Pension System in Norway

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Pension System

The Norwegian system consists of a public pension system, a mandatory occupational pension system and personal pension saving arrangements.The Norwegian pension market is a small market dominated by insurance products. About 75% of private pensions in the Norwegian pension market are funded by insurance contracts and the top five insurance companies control about 94% of the market.

Public Pensions
The state pension scheme provides a satisfactory pension level based on a flat-rate basic pension and an earnings-related supplement that covers all employed and self-employed persons. People employed in Norway or who have been living in the country for more than one year are required to join the system.

Employee contributions amount to 7.8% of income whereas the employer pays 14.1%. In contrast to most European countries a maximum earnings ceiling does not apply, consequently total income is charged.

The statutory retirement age is 67. Estimates by the OECD state a gross replacement ratio for average earners of approximately 60%.

In 1966 Norway established the National Insurance Scheme Fund (NIS Fund), which was intended to be the funding vehicle for reserves stemming from a surplus in the social security system. To further strengthen Norway's financial position to meet future pension liabilities, the Petroleum Fund was established in 1990.

Both funds merged in 2006 to make up the Government Pension Fund that consists of two parts, the Government Pension Funds - Global and the Government Pension Funds - Norway. The latter reflects the old NIS Fund.

Occupational Pensions
Pension provision is compulsory in Norway under specific conditions that are related to the number of employees and their working hours. The new legislation led to a strong increase in sales of mandatory pension products, thus encouraging new providers to enter the market.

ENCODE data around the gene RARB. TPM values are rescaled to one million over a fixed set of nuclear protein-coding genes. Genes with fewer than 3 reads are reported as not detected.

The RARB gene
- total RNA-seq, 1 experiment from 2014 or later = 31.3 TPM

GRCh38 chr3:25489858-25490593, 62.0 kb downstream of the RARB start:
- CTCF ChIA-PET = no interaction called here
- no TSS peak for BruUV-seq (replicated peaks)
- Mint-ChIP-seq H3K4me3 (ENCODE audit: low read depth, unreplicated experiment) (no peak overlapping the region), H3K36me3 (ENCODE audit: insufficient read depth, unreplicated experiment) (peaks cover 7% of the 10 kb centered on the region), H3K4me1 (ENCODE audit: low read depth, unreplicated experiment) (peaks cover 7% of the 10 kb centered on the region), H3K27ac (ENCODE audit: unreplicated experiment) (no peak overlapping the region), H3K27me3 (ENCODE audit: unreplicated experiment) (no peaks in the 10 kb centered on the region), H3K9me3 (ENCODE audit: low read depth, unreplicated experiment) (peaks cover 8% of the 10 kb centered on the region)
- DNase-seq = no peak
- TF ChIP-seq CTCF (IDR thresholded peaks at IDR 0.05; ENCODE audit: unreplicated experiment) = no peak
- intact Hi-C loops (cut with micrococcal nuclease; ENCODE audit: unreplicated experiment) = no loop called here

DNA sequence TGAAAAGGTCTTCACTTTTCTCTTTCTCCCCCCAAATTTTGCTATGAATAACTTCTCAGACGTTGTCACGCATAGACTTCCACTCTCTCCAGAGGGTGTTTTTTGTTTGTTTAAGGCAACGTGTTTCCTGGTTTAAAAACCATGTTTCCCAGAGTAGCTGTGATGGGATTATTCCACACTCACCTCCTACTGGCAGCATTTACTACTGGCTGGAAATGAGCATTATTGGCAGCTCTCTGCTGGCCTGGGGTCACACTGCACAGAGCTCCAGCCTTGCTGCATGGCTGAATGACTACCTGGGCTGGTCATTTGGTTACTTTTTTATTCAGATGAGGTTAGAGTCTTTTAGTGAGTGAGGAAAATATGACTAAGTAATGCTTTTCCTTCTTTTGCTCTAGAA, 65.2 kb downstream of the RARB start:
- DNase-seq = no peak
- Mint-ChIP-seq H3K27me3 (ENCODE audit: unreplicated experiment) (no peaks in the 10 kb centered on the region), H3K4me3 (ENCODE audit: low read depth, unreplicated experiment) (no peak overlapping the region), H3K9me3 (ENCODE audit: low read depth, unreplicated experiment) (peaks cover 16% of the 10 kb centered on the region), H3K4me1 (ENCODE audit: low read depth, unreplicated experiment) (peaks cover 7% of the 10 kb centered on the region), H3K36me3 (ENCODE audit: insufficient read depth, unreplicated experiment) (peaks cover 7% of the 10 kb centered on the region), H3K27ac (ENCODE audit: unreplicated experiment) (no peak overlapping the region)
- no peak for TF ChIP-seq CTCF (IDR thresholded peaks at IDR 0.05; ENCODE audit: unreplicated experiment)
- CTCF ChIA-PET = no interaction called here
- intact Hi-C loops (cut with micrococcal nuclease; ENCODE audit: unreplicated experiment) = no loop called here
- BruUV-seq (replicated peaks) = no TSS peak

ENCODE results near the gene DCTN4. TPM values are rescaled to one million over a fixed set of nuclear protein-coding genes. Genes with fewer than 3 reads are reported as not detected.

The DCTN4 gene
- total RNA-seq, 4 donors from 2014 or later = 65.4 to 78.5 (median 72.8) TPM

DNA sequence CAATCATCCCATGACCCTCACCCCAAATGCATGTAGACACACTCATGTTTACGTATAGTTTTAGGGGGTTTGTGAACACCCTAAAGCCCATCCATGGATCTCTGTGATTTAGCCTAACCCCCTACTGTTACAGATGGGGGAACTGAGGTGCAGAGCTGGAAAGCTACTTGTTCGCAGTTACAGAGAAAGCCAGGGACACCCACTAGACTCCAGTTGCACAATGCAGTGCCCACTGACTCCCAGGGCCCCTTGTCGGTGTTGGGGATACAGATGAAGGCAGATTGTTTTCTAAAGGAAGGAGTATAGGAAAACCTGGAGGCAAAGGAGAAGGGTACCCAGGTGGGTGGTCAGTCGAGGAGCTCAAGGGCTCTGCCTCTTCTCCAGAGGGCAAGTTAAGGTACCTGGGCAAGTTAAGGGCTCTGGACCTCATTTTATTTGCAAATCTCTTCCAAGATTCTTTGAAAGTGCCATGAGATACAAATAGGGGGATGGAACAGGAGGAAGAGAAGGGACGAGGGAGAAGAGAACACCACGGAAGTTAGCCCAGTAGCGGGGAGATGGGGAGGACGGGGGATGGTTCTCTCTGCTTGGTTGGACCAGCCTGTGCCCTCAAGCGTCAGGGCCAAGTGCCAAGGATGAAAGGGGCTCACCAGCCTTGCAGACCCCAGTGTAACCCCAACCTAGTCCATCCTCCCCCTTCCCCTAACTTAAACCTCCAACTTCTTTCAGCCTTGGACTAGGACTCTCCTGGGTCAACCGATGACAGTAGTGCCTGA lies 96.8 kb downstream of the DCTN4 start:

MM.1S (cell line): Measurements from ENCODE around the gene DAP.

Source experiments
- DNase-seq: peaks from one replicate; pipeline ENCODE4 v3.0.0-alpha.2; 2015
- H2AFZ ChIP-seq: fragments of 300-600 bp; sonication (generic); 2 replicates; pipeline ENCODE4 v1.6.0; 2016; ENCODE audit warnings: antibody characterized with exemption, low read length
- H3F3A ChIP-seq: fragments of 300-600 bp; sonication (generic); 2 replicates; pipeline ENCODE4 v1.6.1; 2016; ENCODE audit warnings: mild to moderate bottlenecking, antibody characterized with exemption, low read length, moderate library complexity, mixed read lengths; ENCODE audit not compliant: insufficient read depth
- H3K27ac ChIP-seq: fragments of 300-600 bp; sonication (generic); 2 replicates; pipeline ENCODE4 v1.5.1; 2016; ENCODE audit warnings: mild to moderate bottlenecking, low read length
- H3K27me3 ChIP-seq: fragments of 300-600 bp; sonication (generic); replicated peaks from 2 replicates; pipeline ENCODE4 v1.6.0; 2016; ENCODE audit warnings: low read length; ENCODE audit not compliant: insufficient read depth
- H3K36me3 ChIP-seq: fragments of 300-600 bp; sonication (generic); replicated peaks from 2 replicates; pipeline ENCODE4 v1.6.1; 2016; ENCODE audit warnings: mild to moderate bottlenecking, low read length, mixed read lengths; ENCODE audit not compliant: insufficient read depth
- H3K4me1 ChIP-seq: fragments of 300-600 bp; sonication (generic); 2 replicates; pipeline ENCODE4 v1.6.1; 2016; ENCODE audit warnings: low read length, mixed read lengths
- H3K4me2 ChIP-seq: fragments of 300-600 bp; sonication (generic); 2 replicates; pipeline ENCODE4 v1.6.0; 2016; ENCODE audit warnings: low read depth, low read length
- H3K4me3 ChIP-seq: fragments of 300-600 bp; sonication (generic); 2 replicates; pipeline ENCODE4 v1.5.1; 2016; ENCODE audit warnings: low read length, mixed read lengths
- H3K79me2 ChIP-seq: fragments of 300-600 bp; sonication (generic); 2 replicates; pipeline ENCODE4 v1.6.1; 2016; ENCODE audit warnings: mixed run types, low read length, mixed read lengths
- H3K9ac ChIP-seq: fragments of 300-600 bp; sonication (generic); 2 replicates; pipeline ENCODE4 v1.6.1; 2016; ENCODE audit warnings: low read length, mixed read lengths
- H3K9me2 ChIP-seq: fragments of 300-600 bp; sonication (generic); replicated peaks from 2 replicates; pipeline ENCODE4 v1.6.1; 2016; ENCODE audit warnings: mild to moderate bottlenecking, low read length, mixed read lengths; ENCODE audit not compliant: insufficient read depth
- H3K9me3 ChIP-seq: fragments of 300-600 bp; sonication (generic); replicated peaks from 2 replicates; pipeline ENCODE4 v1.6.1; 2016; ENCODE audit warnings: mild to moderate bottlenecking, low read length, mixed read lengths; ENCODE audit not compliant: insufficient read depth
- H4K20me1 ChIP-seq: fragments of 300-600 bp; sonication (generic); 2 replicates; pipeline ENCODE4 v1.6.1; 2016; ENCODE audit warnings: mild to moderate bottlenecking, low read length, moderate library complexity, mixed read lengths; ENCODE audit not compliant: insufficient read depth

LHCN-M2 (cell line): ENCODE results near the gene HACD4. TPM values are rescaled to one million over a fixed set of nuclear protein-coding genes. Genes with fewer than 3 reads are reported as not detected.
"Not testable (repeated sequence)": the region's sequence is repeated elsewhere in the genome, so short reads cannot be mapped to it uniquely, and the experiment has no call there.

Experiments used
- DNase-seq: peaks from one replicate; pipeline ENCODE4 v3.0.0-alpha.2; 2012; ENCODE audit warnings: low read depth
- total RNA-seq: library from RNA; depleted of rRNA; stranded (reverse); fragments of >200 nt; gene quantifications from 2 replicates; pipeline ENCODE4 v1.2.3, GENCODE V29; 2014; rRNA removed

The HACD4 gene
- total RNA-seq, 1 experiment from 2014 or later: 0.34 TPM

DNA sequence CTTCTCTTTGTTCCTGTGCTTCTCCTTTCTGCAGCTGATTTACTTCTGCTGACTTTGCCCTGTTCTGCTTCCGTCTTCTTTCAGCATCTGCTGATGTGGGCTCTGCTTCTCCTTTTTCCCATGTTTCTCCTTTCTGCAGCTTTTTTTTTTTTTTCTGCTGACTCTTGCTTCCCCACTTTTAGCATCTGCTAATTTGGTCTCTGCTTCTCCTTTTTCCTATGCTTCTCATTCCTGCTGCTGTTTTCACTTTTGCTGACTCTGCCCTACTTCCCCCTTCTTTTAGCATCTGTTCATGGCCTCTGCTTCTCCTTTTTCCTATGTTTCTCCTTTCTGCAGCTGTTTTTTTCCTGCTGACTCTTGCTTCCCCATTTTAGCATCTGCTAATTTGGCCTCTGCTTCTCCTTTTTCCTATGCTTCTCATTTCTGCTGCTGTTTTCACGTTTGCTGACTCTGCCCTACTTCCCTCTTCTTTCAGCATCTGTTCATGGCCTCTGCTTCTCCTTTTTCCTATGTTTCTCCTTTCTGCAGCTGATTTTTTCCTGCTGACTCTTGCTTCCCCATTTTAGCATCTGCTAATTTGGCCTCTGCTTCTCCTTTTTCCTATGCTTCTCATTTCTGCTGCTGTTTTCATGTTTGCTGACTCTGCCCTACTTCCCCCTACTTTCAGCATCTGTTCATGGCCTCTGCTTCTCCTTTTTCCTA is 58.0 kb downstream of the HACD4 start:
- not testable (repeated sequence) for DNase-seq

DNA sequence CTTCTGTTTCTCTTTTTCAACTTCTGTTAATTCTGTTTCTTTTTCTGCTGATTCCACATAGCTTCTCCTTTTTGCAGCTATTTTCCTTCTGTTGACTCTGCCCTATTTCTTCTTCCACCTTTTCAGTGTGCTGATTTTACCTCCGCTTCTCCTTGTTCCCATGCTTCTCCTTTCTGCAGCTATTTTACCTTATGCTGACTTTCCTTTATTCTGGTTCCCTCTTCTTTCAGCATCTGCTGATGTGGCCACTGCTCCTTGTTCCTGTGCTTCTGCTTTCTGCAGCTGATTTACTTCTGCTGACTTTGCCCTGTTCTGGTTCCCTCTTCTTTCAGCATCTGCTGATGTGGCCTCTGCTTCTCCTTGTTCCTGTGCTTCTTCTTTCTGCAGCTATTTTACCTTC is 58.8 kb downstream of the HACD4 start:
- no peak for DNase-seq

Traditionally, defined benefit (DB) schemes were the prevailing form of occupational pension provision. Large employers predominantly offer them. However, defined contribution (DC) schemes are becoming increasingly popular. A number of banks and investment funds have entered the market as potential providers for such schemes. But insurance schemes are still the dominating financing vehicle.

Occupational pension schemes can be funded through a group insurance arrangement or a pension fund. Insurance is the dominating financing vehicle for occupational pension plans although the number of pension funds is growing rapidly.

1. Pension funds
There are no special regulations regarding the appointment of an investment manager for pension funds. The market is open for external financial service providers located and licensed in other EEA countries.

According to the 2001 pension legislation, DB schemes have to be fully funded at all times.

Employer contributions towards an approved DB pension plan are fully tax deductible with no limit on the level of contribution. However, total benefits from both first and second pillar pensions are limited to 100% of salary up to six times the basic amount plus 70% of salary between six times and 12 times the basic amount. In order to receive an approved status, a defined benefit plan must not provide pensions on a pensionable salary in excess of 12 times the basic amount.

For DC plans the contribution rate is limited to 5% of salary between two and six times the basic amount plus 8% of salary between six and 12 times the basic amount. These contributions are fully tax deductible.

Benefits paid from a tax-qualified pension plan are treated as taxable income of the recipient.

2. Group Insurance Contracts
Insurance is the dominant financing vehicle for occupational pension plans. About 75% of private pensions are funded through insurance contracts. Tax treatment of contributions and benefits is the same as for pension funds.

Additional sources:
The Organisation for Economic Co-operation and Development (OECD) -